Let’s now examine one of these characteristics which involve making effective decisions.

You find the white (when others see gray). You don’t make difficult decisions alone. You receive counsel and take the long- term view.

Several years ago the church where I was teaching initiated a room use fee. This fee was going to greatly increase the expense to my organ studio. Instead of merely announcing to my students that a room rental fee would be added to the following semester’s lesson fees, I asked for counsel from my students and sought other alternatives.

We took the long-term view by carefully weighing the convenience of the present teaching space, the type of organ, and the ability to reserve the space not only for lessons but student concerts as well.

In the end, through the counsel of my students, I made the decision to remain at the same church and add a room use fee to the lesson amount. The students, because of their buy-in, understand the addition of the fee and are satisfied with the studio location. 

Musicians of integrity work together to create a better learning situation for the future.

Are You Playing More than the Spots?

In reality, organ scores look like a grouping of dots, lots of lines, some strategically placed squiggles, and a few words placed here and there.  When you think about it, isn’t it amazing what our brains tell our fingers and feet to do with all that black ink on a white page?

 

Organists are truly amazing creatures in that we can make sense of all those lines, dots, squiggles, and words and actually create ordered sound from them.  However,  to create music from that ordered sound we must go well beyond the dots, lines, squiggles and words.  We must look at other clues to help us complete the puzzle—to unleash your creativity—and to make music.  So what are those clues?

  • Is you piece based on a hymn?  If so, what is the text of the hymn?  Read the text carefully—yes, every verse.  How can the text “inform” your performance of the dots? 
  • What is the historical context of your piece?  How can this information  “inform” your performance of the dots?
  • Is your piece a transcription?  If so, what was the original instrumentation?  Should this information “inform” your performance of the dots?
  • What was the organ the composer might have played?  Should this information “inform” your 21st-century performance of the dots?
  • What is the form of the piece?  Theme and variation, through composed, fugue?  How does the from dictate how you play the dots?
  • What is your “picture” of the piece?  What do you hope your listeners will hear?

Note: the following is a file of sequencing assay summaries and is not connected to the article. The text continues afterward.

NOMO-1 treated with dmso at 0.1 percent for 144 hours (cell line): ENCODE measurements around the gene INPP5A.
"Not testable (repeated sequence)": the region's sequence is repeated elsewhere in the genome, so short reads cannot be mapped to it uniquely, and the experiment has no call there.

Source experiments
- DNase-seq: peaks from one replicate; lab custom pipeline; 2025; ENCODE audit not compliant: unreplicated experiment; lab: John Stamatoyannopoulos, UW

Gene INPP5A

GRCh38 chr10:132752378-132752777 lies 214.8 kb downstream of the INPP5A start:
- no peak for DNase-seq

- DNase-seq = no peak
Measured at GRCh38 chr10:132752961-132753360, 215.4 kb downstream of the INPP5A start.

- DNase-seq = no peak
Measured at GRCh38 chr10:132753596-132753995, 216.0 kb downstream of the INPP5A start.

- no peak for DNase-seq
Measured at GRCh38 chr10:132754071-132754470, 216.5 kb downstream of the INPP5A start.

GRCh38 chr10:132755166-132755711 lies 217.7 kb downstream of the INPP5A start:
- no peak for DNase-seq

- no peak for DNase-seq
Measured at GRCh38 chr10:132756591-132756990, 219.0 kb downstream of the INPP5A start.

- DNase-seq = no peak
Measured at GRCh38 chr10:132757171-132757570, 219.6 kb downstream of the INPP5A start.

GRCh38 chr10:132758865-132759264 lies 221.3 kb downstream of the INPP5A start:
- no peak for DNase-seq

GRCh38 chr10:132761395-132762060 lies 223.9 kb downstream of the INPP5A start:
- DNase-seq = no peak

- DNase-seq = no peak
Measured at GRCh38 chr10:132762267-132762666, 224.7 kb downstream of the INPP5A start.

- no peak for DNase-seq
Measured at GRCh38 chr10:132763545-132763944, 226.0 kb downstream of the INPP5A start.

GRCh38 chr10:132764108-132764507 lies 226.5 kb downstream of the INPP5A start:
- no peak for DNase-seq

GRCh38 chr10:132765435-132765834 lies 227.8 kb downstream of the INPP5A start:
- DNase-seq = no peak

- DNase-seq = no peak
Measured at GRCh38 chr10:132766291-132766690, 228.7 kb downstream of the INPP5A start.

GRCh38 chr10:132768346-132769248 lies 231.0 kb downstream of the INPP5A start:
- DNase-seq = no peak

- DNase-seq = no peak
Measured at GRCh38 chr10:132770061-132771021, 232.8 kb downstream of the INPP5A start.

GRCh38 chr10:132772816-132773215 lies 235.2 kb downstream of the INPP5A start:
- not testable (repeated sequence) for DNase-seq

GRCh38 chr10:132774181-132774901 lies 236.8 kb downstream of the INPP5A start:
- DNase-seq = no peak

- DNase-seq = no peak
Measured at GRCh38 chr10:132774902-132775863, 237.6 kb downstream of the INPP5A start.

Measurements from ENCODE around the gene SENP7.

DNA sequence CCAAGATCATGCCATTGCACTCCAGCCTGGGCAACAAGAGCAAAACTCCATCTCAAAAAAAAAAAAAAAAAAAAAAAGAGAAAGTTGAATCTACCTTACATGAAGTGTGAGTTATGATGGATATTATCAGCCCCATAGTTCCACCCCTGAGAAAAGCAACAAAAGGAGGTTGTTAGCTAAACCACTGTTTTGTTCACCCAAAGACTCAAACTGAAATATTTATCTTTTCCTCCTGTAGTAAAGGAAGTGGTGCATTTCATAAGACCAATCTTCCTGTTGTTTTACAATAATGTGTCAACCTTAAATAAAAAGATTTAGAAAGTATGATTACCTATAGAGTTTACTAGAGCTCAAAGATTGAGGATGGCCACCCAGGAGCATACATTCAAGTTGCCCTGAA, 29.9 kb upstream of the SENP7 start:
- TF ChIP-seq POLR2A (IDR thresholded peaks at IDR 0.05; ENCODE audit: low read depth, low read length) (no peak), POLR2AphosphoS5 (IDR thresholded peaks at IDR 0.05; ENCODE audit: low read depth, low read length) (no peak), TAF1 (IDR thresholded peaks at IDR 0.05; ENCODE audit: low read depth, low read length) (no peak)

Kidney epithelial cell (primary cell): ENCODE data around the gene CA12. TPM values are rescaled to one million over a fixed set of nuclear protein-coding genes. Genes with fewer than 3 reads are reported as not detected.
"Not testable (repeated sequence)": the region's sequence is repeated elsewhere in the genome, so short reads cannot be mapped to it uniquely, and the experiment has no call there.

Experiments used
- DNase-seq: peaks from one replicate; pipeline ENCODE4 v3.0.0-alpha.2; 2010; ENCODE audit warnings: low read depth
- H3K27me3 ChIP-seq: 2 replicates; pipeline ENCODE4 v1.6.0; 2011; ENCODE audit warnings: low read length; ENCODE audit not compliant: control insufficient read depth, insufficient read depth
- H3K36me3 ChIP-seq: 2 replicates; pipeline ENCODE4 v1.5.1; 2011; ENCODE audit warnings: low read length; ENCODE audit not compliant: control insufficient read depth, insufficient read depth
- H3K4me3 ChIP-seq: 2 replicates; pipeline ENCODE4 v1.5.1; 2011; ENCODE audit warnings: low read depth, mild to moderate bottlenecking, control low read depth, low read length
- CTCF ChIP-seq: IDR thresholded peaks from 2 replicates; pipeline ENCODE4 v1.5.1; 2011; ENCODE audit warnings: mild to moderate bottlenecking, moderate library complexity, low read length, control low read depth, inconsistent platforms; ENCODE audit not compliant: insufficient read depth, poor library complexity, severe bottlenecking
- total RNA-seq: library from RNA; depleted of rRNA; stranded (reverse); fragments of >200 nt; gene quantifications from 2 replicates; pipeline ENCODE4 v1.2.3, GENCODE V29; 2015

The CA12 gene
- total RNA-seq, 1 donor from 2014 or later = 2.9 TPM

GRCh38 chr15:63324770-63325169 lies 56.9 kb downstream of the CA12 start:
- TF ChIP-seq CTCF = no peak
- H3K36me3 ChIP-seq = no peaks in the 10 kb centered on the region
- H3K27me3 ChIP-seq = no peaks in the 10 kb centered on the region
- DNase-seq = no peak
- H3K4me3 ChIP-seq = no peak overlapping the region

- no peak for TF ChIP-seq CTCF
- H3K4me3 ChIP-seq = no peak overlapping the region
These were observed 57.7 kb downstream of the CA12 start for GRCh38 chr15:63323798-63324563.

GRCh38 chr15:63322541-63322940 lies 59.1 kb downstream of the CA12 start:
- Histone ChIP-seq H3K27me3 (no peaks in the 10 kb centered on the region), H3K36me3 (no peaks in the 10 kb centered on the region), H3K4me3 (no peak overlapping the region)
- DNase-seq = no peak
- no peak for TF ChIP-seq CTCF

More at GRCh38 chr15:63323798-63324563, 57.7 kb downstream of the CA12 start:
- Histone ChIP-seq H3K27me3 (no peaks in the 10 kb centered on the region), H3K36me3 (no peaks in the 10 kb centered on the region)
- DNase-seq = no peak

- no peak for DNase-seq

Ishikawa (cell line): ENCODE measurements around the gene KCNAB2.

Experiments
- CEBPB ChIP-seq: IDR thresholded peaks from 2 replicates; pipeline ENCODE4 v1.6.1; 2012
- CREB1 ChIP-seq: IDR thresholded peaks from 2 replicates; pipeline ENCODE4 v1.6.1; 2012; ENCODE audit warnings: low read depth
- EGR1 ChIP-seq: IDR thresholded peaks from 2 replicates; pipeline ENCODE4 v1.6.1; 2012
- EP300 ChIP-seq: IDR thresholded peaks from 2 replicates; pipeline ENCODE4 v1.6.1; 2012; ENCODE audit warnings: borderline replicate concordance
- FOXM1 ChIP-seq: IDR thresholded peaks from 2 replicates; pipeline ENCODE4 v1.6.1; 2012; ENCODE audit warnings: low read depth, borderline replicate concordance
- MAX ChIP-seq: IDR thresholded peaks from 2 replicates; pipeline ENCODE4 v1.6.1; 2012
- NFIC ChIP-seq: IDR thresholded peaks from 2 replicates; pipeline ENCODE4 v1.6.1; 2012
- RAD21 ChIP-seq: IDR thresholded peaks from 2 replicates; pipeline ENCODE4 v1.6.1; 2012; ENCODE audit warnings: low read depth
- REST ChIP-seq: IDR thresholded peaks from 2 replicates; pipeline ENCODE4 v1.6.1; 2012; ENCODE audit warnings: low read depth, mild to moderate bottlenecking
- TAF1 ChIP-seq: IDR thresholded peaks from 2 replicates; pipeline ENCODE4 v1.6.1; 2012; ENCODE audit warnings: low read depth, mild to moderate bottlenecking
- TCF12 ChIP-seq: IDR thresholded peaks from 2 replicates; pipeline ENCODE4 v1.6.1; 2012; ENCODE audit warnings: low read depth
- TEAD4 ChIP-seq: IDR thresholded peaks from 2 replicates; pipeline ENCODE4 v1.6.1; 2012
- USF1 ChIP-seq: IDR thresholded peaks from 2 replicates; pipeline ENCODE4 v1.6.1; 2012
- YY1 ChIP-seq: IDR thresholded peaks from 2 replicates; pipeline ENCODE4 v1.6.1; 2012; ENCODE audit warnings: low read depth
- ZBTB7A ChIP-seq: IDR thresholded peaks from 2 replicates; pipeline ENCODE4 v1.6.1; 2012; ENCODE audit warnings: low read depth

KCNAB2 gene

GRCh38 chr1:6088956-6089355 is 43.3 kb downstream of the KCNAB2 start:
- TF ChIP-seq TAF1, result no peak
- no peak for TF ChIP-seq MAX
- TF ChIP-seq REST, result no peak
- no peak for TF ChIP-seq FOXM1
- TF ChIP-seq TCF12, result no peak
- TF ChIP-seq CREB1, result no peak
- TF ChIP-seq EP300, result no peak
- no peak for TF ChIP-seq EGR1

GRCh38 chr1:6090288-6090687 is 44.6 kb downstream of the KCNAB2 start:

Make sure you always share more than the spots with your listeners.

Dr. Jeannine Jordan, organ instructor and concert organist

Christmas is Totally Awesome

The best part of being a December Musician is all about sharing the gift of music!

 Ideas from Retail:  Finally, don’t forget that Christmas is completely awesome and that at the end of the day you can enjoy it however you like. Don’t let your work follow you home and have a great festive period.

Musicians:  Finally, don’t forget that Christmas is completely awesome and that at the end of the day for a musician it is all about

   Presentation

The joy of presenting beautifully planned and prepared music for a concert or worship is incomparable and understood

only by those of us who are privileged to call ourselves

DECEMBER MUSICIANS.

Merry Christmas!

With joy,  Jeannine

Fill Your Musical Lives With Those Who Have Integrity

You hire integrity and you promote those who show an ability to be trusted.

Fill your musical lives with those colleagues and students who have integrity. Share ideas with them, learn from them, listen to them, interact with them, and encourage them to grow in their professional competencies.

Your musical colleagues and students are a wealth of information.  Encourage those in your musical circle to share their ideas for programs, church music, workshops, cohort building, and practice and performance tips.  Everyone has a different musical background and thus may have totally different insights than yours into a piece of music or a performance experience.

With an open and receptive mind, a teacher can always learn as much or more from her students than she shares.  I encourage/require my students to bring to each lesson at least three questions.  These questions range from “how do I pedal this phrase?” to “what is a gemshorn?” and always stimulate interesting discussion and a great learning opportunity for both student and teacher. T

Take time to listen to your colleagues.  Attend their concerts, workshops, and church services.  Every organist plays in a unique style and quite possibly you will hear music you want to add to your repertoire, a unique soundscape, or a different way to introduce the Doxology.

Build community activities such as recitals and play-in opportunities into your teaching studio.  Students learn so much from one another in a supportive and nurturing environment.

None of us ever gets enough praise and encouragement.  Make sure you give more than you receive in this area.
Dr. Jeannine Jordan, concert organist